BoJack Horseman is a darkly hilarious, irreverent, serialised, animated comedy for adults featuring a great ensemble cast. Cathy Butler checked out the first three episodes ahead of its launch on Netflix on Friday, 22nd August.
On paper, the various elements of Bojack Horseman are fairly intriguing, if bordering on the absurd; the eponymous Bojack is a one-hit wonder, nineties sitcom actor, and also a horse, voiced by Will Arnett; unkempt layabout Todd, voiced by Aaron Paul, is sleeping on Bojack’s couch and hiding a bizarre past; Bojack can’t get started on his biography so he enlists the help of ghost writer Diane, voiced by Alison Brie; Bojack’s on-and-off girlfriend Princess Carolyn, voiced by Amy Sedaris, is also his agent, and is also a cat.
The outcome is as bizarre as it sounds, but surprising in its reach. Its opener is weak – not unusual for pilot episodes – but it gains in strength as it goes on – also not unusual. Walking and talking animals can be a bit of a stretch of the suspension of disbelief, particularly in a series aimed at adults. Once it hits its stride however, these humanised animals provide some of the better comic moments of the show.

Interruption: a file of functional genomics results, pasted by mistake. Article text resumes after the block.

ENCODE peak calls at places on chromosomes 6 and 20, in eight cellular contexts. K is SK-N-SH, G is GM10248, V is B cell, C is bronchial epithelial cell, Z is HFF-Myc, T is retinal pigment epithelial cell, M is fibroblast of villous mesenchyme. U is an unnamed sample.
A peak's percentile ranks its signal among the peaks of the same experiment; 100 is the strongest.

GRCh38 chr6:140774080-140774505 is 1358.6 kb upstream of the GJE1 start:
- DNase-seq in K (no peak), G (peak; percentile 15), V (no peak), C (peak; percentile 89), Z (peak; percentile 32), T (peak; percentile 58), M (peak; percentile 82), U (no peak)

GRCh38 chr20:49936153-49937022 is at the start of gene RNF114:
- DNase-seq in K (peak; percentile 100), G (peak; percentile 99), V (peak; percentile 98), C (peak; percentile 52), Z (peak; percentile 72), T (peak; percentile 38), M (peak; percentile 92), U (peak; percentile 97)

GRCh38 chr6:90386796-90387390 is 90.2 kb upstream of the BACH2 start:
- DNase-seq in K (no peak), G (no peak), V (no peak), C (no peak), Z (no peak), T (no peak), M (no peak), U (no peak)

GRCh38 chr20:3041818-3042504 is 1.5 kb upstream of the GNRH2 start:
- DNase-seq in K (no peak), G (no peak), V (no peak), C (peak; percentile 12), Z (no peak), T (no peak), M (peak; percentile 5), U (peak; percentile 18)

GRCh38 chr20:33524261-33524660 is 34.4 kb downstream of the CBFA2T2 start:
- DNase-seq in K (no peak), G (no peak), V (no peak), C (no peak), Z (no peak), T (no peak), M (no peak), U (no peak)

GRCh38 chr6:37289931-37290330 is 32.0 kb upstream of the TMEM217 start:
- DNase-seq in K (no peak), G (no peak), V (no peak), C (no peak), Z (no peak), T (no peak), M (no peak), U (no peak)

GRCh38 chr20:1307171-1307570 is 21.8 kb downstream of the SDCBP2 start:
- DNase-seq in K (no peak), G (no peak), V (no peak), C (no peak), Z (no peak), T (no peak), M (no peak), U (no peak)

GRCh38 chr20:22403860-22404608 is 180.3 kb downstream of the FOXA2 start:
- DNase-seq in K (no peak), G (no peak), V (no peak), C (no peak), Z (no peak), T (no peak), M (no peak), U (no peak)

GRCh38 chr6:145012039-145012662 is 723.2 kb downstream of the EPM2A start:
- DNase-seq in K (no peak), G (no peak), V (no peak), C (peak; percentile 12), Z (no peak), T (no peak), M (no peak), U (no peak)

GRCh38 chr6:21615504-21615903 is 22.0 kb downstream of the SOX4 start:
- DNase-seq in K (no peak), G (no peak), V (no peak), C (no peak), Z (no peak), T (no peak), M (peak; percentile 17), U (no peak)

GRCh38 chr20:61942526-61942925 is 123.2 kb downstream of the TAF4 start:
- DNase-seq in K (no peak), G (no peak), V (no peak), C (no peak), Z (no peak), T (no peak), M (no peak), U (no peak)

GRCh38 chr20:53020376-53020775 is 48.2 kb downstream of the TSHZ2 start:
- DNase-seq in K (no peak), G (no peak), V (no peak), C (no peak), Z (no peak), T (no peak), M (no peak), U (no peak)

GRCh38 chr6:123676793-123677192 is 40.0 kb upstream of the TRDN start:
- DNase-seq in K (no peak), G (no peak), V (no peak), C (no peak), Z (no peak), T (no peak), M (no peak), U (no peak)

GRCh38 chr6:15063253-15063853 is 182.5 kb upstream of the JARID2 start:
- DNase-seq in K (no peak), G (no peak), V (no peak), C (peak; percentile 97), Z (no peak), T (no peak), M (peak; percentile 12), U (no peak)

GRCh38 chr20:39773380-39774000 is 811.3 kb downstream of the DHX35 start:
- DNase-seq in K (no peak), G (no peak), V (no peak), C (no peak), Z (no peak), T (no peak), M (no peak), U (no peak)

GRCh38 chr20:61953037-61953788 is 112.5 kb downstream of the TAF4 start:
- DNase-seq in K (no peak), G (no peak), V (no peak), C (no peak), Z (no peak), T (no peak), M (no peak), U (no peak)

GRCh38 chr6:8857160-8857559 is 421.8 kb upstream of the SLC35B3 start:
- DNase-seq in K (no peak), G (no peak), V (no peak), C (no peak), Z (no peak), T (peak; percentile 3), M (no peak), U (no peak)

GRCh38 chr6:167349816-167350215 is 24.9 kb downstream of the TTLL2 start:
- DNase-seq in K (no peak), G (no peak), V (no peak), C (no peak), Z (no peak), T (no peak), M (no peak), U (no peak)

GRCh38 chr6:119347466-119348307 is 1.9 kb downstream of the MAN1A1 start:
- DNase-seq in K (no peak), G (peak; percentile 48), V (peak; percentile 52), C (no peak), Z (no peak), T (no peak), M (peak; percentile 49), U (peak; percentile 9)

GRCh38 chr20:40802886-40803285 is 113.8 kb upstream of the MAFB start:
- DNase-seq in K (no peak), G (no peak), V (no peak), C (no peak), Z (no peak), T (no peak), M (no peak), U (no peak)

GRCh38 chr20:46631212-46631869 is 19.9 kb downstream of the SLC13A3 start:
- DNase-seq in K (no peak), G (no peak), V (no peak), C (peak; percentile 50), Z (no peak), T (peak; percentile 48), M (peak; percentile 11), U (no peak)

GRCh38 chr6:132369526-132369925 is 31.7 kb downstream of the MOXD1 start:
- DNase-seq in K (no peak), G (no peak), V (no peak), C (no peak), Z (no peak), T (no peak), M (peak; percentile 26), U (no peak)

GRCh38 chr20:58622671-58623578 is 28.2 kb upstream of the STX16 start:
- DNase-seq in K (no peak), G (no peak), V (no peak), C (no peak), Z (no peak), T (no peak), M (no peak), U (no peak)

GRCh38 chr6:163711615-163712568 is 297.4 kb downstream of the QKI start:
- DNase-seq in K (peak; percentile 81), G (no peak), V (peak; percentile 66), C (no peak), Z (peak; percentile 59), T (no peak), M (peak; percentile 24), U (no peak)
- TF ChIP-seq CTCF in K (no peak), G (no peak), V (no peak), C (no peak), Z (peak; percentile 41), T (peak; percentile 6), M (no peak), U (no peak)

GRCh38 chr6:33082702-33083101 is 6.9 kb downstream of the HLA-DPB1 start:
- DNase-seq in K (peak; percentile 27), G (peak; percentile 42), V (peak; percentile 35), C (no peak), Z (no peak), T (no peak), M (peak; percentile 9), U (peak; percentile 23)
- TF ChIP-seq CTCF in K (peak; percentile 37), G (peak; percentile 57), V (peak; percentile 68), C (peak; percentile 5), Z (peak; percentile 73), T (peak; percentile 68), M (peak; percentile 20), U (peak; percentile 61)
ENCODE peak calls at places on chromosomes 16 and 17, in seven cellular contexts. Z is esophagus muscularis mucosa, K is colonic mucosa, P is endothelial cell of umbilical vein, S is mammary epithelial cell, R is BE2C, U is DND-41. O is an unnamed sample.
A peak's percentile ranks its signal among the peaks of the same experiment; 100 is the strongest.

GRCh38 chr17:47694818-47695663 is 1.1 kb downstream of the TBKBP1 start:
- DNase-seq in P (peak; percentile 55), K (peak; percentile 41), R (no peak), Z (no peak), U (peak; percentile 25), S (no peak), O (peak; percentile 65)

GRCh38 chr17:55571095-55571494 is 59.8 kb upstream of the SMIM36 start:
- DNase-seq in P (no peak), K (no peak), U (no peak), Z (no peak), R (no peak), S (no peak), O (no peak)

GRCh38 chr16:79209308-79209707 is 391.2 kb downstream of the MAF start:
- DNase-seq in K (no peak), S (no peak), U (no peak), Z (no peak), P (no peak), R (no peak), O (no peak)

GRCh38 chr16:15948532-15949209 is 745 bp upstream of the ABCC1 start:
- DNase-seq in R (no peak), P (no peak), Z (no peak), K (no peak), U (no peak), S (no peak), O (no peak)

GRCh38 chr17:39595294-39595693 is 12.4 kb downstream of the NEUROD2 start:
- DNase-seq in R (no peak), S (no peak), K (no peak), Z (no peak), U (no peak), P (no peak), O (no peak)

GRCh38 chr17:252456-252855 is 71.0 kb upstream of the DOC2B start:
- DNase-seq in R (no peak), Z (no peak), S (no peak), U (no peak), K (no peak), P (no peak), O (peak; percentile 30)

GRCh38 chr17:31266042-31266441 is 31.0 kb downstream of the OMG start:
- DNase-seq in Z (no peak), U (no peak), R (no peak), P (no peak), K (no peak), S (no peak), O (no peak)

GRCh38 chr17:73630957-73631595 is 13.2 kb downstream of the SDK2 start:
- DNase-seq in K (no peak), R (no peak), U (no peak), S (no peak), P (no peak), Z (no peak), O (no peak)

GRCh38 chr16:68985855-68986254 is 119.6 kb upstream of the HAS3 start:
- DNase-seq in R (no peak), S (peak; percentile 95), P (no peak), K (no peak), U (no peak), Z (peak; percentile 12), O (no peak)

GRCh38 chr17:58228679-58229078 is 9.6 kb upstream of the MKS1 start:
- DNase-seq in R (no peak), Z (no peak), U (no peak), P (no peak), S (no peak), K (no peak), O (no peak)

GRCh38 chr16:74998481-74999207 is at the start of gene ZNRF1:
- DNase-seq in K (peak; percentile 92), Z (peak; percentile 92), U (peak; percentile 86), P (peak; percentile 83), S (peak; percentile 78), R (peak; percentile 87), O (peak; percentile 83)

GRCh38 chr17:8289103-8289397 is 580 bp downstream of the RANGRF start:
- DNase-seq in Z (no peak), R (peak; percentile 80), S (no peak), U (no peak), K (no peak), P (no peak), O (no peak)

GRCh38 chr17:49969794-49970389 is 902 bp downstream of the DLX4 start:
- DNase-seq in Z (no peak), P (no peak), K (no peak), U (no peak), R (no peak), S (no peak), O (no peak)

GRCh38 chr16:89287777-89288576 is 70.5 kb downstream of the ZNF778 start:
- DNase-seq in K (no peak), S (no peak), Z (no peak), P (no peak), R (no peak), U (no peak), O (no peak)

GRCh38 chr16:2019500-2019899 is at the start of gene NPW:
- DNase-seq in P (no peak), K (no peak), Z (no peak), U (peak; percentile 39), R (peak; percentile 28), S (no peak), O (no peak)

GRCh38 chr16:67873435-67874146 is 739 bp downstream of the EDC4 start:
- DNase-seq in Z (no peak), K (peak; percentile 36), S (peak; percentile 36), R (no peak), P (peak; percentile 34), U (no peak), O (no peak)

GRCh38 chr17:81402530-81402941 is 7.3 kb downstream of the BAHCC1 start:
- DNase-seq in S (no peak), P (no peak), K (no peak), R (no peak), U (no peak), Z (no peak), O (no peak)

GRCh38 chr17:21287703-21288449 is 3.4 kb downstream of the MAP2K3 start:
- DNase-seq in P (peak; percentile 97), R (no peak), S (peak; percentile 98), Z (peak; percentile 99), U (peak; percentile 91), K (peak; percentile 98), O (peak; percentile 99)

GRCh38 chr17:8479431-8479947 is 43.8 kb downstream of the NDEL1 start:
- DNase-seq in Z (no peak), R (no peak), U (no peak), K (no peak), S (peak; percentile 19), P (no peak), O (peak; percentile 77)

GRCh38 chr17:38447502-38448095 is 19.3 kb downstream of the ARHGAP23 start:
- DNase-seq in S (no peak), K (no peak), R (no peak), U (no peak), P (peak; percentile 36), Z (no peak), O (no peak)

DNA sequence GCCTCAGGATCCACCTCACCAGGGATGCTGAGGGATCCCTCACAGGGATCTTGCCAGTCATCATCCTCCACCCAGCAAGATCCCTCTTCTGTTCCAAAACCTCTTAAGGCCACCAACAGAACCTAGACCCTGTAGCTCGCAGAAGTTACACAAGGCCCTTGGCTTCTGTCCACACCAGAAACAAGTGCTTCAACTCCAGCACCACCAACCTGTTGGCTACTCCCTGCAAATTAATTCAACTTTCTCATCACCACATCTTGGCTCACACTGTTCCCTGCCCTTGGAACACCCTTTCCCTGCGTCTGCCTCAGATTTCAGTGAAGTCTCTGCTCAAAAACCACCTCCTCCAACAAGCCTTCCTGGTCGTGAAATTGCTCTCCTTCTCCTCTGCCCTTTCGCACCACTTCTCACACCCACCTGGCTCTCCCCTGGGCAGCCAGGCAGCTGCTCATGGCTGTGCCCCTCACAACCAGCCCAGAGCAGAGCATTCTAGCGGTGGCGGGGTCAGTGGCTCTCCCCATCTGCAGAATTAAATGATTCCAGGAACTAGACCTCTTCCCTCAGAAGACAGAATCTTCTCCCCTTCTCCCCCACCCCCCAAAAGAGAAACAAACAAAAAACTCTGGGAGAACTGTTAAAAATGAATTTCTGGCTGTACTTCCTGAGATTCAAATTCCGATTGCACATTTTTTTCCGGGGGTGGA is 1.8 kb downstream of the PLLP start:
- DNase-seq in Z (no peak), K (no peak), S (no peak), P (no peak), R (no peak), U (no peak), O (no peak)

A voice cast coming from some of the most lauded television series of recent times – Arrested Development, Breaking Bad, Community, Mad Men – is certainly a draw, and as screen actors they handle the transition to voice acting fairly adeptly. Paul in particular does well with the hapless Todd. It can be difficult to un-hear Jesse Pinkman, but soon you forget about Jesse and only hear Todd, which is impressive given his largely peripheral role. Similarly, Arnett’s distinctive tones work against him initially, but eventually become synonymous with Bojack’s self-absorbed cynicism.
What on the outset seems like a raucous, one-dimensional comedy, ultimately manages to address some weighty issues – toxic family situations, unstable relationships, celebrity worship – without coming across as mawkish or disingenuous. That a morally ambiguous character such as Bojack can elicit any sympathy at all is impressive in itself. Not just a talking horse, apparently.
Despite a shaky, unpromising beginning, Bojack Horseman is worth pursuing..
Season one of Bojack Horseman featuring Will Arnett & Aaron Paul premieres with 12 episodes exclusively on Netflix on Friday, 22 August at 8am.